During phase Ib of the study, available PK results were analyzed for each dosing cohort at the time of the cohort review committee meetings to assess for any apparent drug–drug interaction between cabozantinib and erlotinib. Co-administration of cabozantinib (in a dose range of 40–100 mg) and erlotinib (in a dose range of 50–150 mg) had no apparent effect on plasma area under the curve of each agent compared with that agent administered alone.

Formal PK analysis was conducted in phase II of the study. In phase II, with all patients in the single-agent arm receiving cabozantinib 100 mg po qd, the mean ± standard deviation (SD) pre-dose plasma concentration of cabozantinib was 996 ± 513 ng/mL and 846 ± 335 ng/mL on day 15 (C1D15) and day 29 (C2D1), respectively. Dose normalization of these means (i.e., dividing by 100 mg) resulted in values that were generally consistent with dose-normalized results seen for other cabozantinib studies [22]. Steady state was reached by about day 15. Approximately fourfold plasma accumulation of cabozantinib was observed in this study based on the day 29:day 1 concentration at 4 h post-dose ratio, which was generally consistent with the results reported in other studies. Plasma concentrations of cabozantinib were maintained over an extended dosing period (through study day 60) for both the single-agent cabozantinib and cabozantinib/erlotinib arms during phase II (data not shown). No marked difference in plasma cabozantinib concentration was seen between the cabozantinib vs cabozantinib/erlotinib arms; there was no evidence to suggest that co-administration of erlotinib markedly altered cabozantinib PK.

Interpatient variability (coefficient of variance, CV%) in erlotinib pre-dose concentrations (79.8 and 59.8% on day 15 and day 29, respectively) was consistent with the published values [24, 25]. Furthermore, the mean dose-normalized erlotinib pre-dose concentration on day 15 (i.e., 355 ng/mL for 50-mg erlotinib = 7.1 ng/mL/mg) was generally consistent with the published results for steady-state erlotinib minimum concentration (C min), in which a mean value of approximately 7.5 ng/mL/mg was observed across the 50–200 mg erlotinib dose groups on day 24 [24, 25]. Taken together, there was no evidence to suggest that co-administration of cabozantinib markedly altered erlotinib PK.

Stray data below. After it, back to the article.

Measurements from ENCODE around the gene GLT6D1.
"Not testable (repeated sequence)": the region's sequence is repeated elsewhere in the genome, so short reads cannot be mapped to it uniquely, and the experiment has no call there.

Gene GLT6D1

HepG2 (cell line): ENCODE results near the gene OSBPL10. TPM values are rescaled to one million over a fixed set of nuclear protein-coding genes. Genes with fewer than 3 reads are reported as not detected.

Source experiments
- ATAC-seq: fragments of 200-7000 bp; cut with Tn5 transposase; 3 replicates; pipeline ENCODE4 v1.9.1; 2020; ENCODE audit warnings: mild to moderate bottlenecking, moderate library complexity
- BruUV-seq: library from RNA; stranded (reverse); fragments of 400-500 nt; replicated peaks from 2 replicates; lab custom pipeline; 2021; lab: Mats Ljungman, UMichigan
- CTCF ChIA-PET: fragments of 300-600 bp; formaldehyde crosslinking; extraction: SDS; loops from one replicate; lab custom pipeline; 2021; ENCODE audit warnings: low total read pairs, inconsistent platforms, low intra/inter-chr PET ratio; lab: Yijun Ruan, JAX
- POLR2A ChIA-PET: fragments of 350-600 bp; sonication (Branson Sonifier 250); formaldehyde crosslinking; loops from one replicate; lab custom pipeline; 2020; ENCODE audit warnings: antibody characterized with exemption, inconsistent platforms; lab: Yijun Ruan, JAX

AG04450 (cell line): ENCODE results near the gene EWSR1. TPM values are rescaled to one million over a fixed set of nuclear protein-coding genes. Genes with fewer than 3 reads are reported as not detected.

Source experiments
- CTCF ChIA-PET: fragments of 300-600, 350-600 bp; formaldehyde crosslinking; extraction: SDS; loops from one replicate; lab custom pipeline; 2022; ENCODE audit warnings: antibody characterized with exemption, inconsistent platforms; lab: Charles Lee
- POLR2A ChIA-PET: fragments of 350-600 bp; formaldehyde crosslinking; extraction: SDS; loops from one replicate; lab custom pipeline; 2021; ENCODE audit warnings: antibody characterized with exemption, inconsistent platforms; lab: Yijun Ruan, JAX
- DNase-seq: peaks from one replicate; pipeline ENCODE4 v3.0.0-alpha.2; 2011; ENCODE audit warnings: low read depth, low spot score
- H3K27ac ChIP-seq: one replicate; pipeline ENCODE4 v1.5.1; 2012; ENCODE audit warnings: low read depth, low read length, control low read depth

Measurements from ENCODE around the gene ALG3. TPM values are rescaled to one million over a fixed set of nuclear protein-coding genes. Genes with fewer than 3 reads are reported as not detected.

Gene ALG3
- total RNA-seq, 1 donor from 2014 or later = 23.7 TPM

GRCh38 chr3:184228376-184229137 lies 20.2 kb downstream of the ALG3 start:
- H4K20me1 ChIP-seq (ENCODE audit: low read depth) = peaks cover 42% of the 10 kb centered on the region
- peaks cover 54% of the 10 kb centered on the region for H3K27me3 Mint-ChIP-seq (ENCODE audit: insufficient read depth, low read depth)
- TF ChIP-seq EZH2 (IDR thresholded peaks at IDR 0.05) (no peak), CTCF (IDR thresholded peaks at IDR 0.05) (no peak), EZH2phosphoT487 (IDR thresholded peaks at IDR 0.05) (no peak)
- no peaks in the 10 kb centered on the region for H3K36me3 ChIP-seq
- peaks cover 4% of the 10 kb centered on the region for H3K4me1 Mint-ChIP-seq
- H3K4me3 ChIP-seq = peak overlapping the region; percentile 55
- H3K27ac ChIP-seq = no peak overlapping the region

Multiple strategies to overcome resistance to EGFR TKIs have been explored over the past decade. The multi-TKI cabozantinib, with potent MET/AXL/VEGFR2 blockade, seemed an ideal compound alone or in combination with erlotinib to overcome secondary erlotinib resistance. As discovered in this phase Ib/II trial, however, this strategy resulted in increased frequency of overlapping toxicities, most notably, diarrhea. Nevertheless, phase Ib established 2 combination MTDs to bring forward into future trials. Dose escalation was explored in 2 parallel arms, each maximizing doses of cabozantinib (Arm A) and erlotinib (Arm B). Dose escalation was limited predominantly by diarrhea. Eventually, the MTD for the combination of cabozantinib/erlotinib in Arm A was determined to be 100-mg cabozantinib/50-mg erlotinib (maximizing the cabozantinib dose) and the MTD in Arm B was determined to be 40-mg cabozantinib/150-mg erlotinib (maximizing the erlotinib dose). These MTDs were below the maximum planned doses, but were based on the toxicities observed in this trial. Other toxicities were as expected for a combination of EGFR and VEGFR inhibition, including PPES and hypertension. PK analysis revealed no evidence that co-administration of the agents markedly altered the PK of either drug, despite both being CYP3A4 substrates.

Phase II evaluated single-agent cabozantinib at 100 mg and the combination MTD of Arm A from phase I (100-mg cabozantinib/50-mg erlotinib). Although there was a PR in the single-agent cabozantinib arm of phase II, expansion of that arm into the second stage of enrollment did not occur for logistical reasons, preventing further assessment of single-agent activity. Toxicity was as expected in phase II. The most frequent grade 3/4 AEs were hypertension, hyponatremia, and fatigue for the cabozantinib arm and diarrhea and dehydration for the cabozantinib/erlotinib arm. The most frequent AE leading to study drug modification in the cabozantinib arm was PPES, whereas diarrhea, dehydration, and PPES were the most frequent AEs leading to dose modification in the combination arm.